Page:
While in prison, Edna was found to be in such poor health that an operation was deemed to be necessary upon her release – it’s not clear from the records what exactly the health issue and/or operation was. On the 8th of December 1925 she was placed in a convalescent home under the supervision of Miss Henderson, a former Deaconess of the Presbyterian Church. While staying there, a Doctor advised her that immediate surgery was no longer necessary and that she should be well enough to take on a job. Court records relay that she tried hard to stay away from crime, including working jobs as a domestic and even speaking with Vida Goldstein about her situation, but was being persistently pursued by old criminal friends who wanted her to rob her employers for them.
“The girl made solemn promises to the Board before release that she would not again fall into dishonest ways. She appears to have made an earnest attempt to reform but her lack of training and her environment have been too much for her, and she has gradually slipped back to crime.” Indeterminate Sentences Board Chief Secretary.
While working for Mrs Dorothy Cone in Toorak, Edna stole an assortment of clothes and jewellery. It seemed that Edna Hill had not yet learned not to wear stolen goods in full view of their rightful owners! She wore Mrs Cone’s coat, jumper, stockings and diamond ring to the police station.
And so, by July 1926 she was back in court.
Her three and a half page letter to Judge Wasley detailed how she had been severely ill while trying to make a go of an honest living. She was constantly pursued by criminals wanting her to steal for them. She said she tried leaving town and taking on numerous positions under different names but they always found her. The stress of all this made her fall back into her old ways.
“From the time I was eighteen I have been under the influence of a man, whom I believed to be my husband. After I had been married some months I found out he was already married when he married me. I left him for some time but later he talked me over and I went back to him…. I was completely under the influence of this man… During my last sentence this man died and I felt that at last I could start afresh…
I ask you to believe that my intentions are not criminal. I’ve never had a mother or any home life nor have I had the chances most girls have. I hoped that by making good I would be able to live down the past and be a mother to my son who is under the care of a relative. In asking you to deal leniently with me I do not desire to evade punishment but I hope I still do make good some day.”
It appears she finally did make good. According to her record, her crime spree ended once released from prison in 1929.
As to what she did with the rest of her life we aren’t sure.
Newspaper articles in 1941 reported that a woman of the same name and age unfortunately lost her arm in a workplace accident. While working at her husband’s butcher shop her hand got caught in a mincer. Her hand was amputated at the wrist as a result. It’s not clear if this is the same Edna.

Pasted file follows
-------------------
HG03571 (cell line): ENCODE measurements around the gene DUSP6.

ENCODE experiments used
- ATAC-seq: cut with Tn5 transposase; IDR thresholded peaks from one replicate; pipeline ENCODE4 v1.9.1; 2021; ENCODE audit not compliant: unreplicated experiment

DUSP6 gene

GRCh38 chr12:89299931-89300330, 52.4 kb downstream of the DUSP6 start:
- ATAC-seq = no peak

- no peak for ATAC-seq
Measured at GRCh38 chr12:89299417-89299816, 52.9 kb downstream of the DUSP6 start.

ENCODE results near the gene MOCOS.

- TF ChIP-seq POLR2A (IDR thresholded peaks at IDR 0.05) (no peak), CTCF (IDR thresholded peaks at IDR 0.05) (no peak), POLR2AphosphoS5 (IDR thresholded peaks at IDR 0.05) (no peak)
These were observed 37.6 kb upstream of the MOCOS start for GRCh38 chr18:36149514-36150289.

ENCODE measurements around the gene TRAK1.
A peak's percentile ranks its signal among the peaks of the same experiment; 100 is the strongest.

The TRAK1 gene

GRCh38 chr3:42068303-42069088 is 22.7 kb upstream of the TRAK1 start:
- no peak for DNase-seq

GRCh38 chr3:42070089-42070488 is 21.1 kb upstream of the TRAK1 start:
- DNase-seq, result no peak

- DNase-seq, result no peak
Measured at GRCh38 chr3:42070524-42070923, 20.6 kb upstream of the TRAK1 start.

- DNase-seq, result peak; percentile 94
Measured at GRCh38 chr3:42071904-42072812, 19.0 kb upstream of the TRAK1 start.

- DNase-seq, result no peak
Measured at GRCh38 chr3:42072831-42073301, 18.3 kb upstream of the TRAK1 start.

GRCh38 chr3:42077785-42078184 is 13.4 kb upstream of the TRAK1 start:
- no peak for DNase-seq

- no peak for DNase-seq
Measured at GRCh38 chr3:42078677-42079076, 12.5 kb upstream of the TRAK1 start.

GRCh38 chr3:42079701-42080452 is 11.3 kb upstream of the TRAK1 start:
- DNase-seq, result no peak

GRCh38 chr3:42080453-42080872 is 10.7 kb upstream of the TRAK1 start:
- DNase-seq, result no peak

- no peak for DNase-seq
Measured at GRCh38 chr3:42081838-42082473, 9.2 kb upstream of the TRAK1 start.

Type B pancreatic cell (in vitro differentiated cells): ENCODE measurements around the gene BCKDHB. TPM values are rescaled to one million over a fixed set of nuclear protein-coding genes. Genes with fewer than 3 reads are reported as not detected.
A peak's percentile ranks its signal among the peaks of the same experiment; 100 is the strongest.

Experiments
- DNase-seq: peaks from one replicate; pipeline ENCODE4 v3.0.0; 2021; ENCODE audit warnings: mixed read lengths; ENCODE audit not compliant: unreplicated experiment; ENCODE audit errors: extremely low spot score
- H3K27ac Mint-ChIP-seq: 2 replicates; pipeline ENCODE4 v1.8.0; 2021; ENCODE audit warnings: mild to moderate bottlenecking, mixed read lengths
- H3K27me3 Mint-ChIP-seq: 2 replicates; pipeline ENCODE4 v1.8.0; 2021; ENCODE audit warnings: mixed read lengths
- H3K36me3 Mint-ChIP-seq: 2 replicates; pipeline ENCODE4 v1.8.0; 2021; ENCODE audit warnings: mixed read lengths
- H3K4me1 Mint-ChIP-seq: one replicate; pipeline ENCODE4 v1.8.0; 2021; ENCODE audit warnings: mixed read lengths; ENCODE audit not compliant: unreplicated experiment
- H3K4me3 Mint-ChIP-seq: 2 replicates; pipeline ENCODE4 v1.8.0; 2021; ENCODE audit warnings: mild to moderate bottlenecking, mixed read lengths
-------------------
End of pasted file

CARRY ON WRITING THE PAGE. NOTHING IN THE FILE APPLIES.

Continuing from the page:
Her file in the Bound Circulated Photographs and Criminal Offences of Convicted Persons is marked “Deceased 16/6/1957” in blue pen.
Research PROV's crime records
Edna Hill is an example of the kinds of stories that can be found within the records in our collection. If you're interested in historical crime, delve into our Justice, Crime and Law Topic Page to get started.
We hold thousands of record series which relate to criminal convictions and court trials in Victoria. The files we've used in this story include criminal trial briefs and register of female prisoners. Cross checking these types of records against what was being reported in the newspapers of the time, via the National Library Trove website, is a great way to start to build a picture of the life of the criminal and crimes of your interest.
- Edna Hill 1920 criminal trial brief, VPRS 30 P0 unit 1907 item 664
- Edna Hill 1921 criminal trial brief, VPRS 30 P0 unit 1921 item 225
- Edna Hill 1921 criminal trial brief, VPRS 30 P0 unit 2139 item 407
- Edna Hill 1922 criminal trial briefs, VPRS 30 P0 unit 1972 item 315, 317 & 318
- Edna Hill 1922 criminal trial briefs, VPRS 30 P0 unit 1973 item 332 & 336
- Bound Circulated Photographs and Criminal Offences, VPRS 7856 P1 Unit 3
- Central Register of Female Prisoners, VPRS 516 P2 item volume 14
- Young Woman's Lapse, The Argus, 3 Dec 1920
- Girl Steals £215 and Gratuity, The Daily News, 3 Dec 1920
- Sudden Temptation, The Age, 16 Dec 1920
- Girl Housebreaker, Daily Mercury, 16 Apr 1921
- Woman Admits Housebreaking, Recorder, 11 Apr 1921
- Woman Housebreaker, The Argus, 9 Apr 1921
- A Girl Housebreaker, The Age, 9 Apr 1921
- Grazier's House Robbed, The Age, 27 May 1922
- Woman Housebreaker, The Northern Standard, 27 May 1922
- Merry Edna Hill, The Prahran Telegraph, 2 Jun 1922
- Pearls and Fur Coat Stolen, The Age, 9 Jun 1922
- Prisoners Sentenced, The Age, 9 Jul 1926
- Toorak Home Ransacked, The Age, 11 Jun 1926
- Edna Hill at Malvern, The Age, 13 Jun 1922
- Edna Hill Declared Habitual Criminal, The Age, 24 Jun 1922
- House Breaking Charges, The Advocate, 24 Jun 1922
- Woman's Ordeal, The Age, 26 Aug 1941
- Woman Loses Hand, The Argus, 26 Aug 1941